Feeling upset? Try this writing technique | Wall Street Journal
The mere act of labeling a feeling — of putting words to an emotion — can dampen the neural activity in the threat area of the brain and increase activity in the regulatory area, says Annette Stanton, chair of the department of psychology and professor of psychiatry and biobehavioral sciences at UCLA…. “Writing can increase someone’s acceptance of their experience, and acceptance is calming,” says Dr. Stanton.
Anti-vaxxers aim to spread fear over coronavirus vaccine | Guardian (U.K.)
Joe Pierre, a professor of psychiatry at the University of California, Los Angeles who writes on conspiracies and disinformation, said there are “psychological quirks” associated with a belief in conspiracy theories. “One of those psychological quirks is a need for uniqueness,” Pierre said. “This is the idea that people who are attracted to conspiracy theories often feel like they stumbled upon some secret reality that the rest of us sheep — or sheeple, as conspiracy theorists like to refer to us — don’t know about. So there’s a certain sense of feeling special that you’re the privy to that information.” (Pierre is also quoted in Healthline.)
This idea, along with the findings of the new study, mean cancer patients should worry more about missing their treatments than the possible dangers of catching COVID-19, said Antoni Ribas, a cancer doctor at the University of California, Los Angeles. Their cancer, he said, poses a much greater threat to them than the virus does. “Many cancer treatments do not weaken the immune system to a level that it could not fight the virus, so the notion that patients with cancer are all immunocompromised is troubling to me,” he wrote in an email.
“Police officers, even when well-intentioned, are not social workers,” said Laura Abrams, chair of social welfare at UCLA’s Luskin School of Public Affairs. On a conference call organized by the Stop LAPD Spying Coalition, Abrams described the special training involved in becoming a certified social worker — including adhering to a code of ethics and gaining the ability to appropriately advocate for vulnerable communities. “These skills or training cannot be paralleled by any work in law enforcement,” Abrams added. “Social workers are also on the front lines right now. And they’re getting cuts and laid off.”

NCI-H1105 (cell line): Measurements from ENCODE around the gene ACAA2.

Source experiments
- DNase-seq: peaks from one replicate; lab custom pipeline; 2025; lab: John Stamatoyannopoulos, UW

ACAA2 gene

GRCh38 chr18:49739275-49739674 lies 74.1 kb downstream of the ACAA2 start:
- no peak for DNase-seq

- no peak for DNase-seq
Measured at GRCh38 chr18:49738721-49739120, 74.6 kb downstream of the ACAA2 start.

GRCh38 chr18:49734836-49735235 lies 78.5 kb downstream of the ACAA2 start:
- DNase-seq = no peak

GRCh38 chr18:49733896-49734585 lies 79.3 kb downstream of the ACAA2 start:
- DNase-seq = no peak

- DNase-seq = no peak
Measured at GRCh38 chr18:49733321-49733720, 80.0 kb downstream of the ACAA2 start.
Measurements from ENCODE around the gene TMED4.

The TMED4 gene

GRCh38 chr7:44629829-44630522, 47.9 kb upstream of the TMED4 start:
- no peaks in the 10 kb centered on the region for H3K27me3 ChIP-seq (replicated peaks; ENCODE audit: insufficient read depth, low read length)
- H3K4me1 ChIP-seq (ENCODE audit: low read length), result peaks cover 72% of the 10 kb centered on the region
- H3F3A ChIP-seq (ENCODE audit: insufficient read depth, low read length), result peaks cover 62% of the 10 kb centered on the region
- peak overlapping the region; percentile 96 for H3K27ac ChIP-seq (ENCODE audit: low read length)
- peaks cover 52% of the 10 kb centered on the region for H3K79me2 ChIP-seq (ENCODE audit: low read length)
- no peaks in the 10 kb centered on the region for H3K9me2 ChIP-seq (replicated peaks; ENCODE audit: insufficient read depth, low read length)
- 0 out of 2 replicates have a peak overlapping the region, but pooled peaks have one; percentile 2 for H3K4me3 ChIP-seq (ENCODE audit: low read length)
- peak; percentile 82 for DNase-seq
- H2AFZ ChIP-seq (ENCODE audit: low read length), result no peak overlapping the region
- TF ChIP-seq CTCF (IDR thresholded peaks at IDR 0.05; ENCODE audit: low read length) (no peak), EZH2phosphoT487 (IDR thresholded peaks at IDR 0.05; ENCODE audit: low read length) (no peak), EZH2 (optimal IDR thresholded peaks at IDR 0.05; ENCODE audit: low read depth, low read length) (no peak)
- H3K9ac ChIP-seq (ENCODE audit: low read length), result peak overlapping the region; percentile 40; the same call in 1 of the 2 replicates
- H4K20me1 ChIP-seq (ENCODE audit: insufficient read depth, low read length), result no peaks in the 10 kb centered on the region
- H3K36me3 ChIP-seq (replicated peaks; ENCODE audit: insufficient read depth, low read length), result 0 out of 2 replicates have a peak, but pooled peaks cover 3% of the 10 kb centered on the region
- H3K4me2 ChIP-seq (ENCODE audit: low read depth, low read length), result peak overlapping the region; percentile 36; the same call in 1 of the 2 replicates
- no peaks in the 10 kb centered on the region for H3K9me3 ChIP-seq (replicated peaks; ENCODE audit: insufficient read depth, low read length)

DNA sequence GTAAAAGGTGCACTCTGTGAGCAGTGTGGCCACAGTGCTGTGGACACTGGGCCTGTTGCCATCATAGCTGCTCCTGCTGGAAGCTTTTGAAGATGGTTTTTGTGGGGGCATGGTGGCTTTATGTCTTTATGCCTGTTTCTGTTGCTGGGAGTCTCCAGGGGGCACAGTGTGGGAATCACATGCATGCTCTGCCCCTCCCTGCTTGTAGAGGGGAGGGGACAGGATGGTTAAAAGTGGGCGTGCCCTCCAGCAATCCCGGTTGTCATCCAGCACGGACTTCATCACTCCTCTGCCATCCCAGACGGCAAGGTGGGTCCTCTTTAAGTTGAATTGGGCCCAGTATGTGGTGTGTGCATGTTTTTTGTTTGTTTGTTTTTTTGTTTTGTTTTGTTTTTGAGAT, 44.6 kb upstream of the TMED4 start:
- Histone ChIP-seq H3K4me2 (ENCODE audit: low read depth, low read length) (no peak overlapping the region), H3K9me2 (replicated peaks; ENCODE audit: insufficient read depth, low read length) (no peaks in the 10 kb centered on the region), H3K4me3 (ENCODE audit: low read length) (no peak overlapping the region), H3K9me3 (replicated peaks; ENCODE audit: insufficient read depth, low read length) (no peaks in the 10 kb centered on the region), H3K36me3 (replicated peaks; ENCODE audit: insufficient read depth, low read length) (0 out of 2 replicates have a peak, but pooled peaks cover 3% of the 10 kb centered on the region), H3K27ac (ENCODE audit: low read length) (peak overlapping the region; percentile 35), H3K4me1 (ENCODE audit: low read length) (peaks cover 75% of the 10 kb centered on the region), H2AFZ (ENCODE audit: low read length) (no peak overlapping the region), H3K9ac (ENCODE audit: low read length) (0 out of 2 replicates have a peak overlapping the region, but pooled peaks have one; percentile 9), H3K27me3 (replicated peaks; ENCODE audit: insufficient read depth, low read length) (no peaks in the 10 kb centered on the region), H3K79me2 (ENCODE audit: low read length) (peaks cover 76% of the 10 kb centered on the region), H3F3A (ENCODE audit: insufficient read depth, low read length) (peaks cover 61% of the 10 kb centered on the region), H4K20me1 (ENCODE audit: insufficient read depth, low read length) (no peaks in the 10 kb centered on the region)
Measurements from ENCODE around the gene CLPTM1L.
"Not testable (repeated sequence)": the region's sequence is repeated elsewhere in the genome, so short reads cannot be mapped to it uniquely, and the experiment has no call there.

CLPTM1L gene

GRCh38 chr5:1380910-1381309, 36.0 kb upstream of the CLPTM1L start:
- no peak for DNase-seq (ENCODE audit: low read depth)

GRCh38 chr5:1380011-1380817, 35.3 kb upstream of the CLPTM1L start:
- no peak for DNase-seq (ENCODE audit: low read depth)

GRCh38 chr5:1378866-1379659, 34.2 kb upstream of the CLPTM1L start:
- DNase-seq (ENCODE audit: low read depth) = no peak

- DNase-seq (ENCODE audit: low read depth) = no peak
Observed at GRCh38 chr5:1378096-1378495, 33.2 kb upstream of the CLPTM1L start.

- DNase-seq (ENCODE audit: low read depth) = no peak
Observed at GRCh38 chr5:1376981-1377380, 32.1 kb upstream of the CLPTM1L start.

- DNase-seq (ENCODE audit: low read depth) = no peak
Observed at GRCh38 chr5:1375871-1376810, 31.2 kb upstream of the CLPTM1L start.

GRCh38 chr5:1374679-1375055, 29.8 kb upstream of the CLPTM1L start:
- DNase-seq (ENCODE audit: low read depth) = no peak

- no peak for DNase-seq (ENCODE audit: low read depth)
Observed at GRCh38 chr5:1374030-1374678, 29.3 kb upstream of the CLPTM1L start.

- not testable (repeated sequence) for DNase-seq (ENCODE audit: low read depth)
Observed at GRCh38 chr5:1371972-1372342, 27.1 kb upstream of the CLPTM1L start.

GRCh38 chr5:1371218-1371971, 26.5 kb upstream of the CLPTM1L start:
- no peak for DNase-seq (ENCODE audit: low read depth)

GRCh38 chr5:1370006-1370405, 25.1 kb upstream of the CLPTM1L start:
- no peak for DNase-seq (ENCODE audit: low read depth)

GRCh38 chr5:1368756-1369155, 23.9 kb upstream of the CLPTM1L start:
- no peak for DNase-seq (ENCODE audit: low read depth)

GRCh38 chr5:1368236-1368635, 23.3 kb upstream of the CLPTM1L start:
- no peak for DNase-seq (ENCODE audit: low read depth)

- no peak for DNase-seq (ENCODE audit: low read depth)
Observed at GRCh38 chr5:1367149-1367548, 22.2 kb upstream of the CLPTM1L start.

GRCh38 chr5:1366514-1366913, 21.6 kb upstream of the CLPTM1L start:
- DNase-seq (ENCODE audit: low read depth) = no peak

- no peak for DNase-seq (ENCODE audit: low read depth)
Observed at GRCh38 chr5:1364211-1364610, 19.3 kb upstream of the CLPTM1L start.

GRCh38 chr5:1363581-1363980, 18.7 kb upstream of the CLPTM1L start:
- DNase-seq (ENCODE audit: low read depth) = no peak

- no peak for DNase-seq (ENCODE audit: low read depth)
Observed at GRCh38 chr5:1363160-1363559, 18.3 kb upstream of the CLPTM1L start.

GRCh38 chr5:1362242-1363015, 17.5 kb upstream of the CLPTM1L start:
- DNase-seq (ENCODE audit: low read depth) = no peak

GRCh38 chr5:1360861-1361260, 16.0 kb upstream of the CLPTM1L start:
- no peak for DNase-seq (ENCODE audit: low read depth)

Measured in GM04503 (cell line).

Partisan divide grows over coronavirus concerns | USA Today
As Americans slowly emerge from two months of coronavirus quarantine, partisan divides are emerging — and growing — right along with them, according to a recent survey. Majorities on both sides of the aisle say they’re somewhat or very concerned about the pandemic, according to a survey from the Democracy Fund + UCLA Nationscape Project.
Counties failing to meet at least one standard for reopening | Palm Springs Desert Sun
Dr. Timothy Brewer, a professor of medicine and epidemiology at UCLA, said that densely populated Southern California remains behind on testing, contact tracing and other public health measures, and therefore needs to move with the most caution. “This whole public health response, which should’ve been in place from the very beginning of the outbreak, still needs to be built out at the county and state level,” he said. (Brewer is also quoted in WebMD).
“Basically, the governor created this team, which is with the California State Public Health Department, as well as UCSF and UCLA. We have come together to help with, as you mentioned, the California Connected,” said UCLA’s Dr. Alina Dorian.
Nanoscience brings hope for treating sleeping sickness | Australian Broadcasting Corporation
“If you overlay a map of agriculturally rich zones or where domestic cattle are kept in Africa, if you overlay that with the range of the tsetse fly, what you see is a boundary where the tsetse fly is found is where the ability to utilie cattle and raise cattle for feedstock stops. And so they still have a major impact on the economies of the region where they are indigenous,” said [UCLA’s Kent Hill.]